El Pipita found himself in an awkward situation when Juventus signed Cristiano Ronaldo in 2018 just after he had scored 23 goals to help them win the Serie A title the previous season. The Old Lady had to balance the books and their squad somehow, hence the decision to send the striker on loan to AC Milan for an €18 million loan fee alongside the option to buy Higuaín outrightly for €36 million.
That season-long agreement was cut short in January after he had scored just six times in 15 appearances in the league. A move to England beckoned in the form of a reunion with former manager Maurizio Sarri at Chelsea on another short-term deal.
Although two goals were scored on his home debut against Huddersfield, the striker found the net a total of five times in 19 matches before he returned to Juve when Sarri took charge that summer.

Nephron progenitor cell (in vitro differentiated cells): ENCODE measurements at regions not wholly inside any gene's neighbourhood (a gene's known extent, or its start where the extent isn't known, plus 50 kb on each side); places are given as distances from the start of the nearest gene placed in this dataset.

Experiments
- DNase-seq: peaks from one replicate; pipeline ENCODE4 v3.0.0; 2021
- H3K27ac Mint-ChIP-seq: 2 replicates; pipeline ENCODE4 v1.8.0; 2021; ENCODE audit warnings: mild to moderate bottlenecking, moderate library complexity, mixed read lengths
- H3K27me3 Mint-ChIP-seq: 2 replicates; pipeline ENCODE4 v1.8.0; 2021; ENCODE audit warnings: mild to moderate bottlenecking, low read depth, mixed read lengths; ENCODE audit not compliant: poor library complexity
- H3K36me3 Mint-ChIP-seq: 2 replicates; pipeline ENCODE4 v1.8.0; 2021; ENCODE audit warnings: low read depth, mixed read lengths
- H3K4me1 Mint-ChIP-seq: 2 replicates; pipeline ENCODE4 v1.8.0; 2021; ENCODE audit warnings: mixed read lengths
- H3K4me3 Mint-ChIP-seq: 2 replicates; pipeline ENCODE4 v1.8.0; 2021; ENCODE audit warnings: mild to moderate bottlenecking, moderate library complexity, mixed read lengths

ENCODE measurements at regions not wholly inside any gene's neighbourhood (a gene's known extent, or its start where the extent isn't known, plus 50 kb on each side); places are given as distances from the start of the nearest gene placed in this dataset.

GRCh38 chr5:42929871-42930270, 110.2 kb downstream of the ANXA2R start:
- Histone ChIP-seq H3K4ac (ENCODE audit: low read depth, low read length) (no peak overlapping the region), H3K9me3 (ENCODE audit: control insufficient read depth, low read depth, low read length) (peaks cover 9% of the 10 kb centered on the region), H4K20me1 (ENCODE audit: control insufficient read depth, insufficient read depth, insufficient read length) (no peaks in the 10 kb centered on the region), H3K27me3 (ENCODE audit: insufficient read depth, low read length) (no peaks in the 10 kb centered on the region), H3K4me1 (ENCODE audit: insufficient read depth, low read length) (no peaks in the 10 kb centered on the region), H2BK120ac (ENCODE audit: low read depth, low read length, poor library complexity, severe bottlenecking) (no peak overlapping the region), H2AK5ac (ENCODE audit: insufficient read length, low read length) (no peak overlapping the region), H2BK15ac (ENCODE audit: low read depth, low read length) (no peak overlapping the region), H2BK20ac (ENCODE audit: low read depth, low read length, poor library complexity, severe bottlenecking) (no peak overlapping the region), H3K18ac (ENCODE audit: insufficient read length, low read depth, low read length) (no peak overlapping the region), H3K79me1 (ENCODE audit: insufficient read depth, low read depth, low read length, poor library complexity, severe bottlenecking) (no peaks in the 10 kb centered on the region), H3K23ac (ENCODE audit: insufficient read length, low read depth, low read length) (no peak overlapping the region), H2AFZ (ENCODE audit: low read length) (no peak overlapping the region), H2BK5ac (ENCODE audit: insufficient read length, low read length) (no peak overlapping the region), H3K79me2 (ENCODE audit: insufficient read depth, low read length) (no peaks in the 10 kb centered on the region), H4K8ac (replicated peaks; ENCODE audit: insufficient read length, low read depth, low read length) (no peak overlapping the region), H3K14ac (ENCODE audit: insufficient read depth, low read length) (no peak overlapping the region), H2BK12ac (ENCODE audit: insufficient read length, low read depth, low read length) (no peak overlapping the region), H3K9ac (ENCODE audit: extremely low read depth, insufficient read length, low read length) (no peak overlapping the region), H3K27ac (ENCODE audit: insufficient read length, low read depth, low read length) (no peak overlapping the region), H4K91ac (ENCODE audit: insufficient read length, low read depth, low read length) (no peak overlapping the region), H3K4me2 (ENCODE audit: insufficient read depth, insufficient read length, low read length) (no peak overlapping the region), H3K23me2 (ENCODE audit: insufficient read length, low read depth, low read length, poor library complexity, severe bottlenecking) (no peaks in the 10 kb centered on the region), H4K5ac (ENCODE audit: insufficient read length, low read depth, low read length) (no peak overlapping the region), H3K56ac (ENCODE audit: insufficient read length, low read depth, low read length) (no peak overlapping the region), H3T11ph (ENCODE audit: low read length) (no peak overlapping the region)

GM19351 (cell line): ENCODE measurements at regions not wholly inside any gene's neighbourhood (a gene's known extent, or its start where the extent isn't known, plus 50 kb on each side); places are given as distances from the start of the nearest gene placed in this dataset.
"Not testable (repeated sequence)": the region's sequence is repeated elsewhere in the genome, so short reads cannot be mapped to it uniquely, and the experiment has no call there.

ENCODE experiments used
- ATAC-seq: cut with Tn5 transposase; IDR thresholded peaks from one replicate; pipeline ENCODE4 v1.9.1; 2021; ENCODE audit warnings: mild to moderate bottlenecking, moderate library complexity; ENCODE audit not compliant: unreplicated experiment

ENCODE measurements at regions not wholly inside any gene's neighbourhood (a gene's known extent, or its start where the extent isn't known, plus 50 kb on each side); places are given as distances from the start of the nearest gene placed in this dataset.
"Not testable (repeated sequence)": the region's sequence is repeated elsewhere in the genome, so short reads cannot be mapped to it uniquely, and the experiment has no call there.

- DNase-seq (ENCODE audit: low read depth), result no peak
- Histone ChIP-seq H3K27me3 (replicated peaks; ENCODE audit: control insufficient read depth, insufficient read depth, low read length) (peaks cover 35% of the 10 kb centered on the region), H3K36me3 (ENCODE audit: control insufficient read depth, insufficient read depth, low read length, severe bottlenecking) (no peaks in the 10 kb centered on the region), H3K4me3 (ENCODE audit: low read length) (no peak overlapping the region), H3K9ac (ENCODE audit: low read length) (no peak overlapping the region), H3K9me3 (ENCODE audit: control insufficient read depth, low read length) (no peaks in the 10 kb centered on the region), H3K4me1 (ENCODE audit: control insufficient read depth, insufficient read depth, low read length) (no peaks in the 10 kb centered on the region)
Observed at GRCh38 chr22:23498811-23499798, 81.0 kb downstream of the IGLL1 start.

Radamel Falcao (Monaco to Manchester United 2014/15 and Chelsea 2015/16)
An expensive addition to spearhead AS Monaco’s glamorous additions in the summer of 2013, Radamel Falcao was then regarded as one of the best strikers of his generation but a severe ACL injury ruled him out for the rest of the 2013/14 season as well as the FIFA World Cup in Brazil.
The Colombian signed for Manchester United on loan for a £6 million fee including wages of £265,000 per week in 2014 in a bid to fill the goalscoring void lacking at Old Trafford. However, Falcao’s high-profile arrival was followed by a subdued spell as he struggled with the after-effects of recovery from his long-term injury.
Four goals and five assists in 29 games proved scant return alongside a host of fitness issues, meaning it was little surprise that United opted against making his move permanent.
Falcao would now be entering a double-whammy of horror loan deals as Jose Mourinho and Chelsea backed themselves to get the best out of the prolific frontman.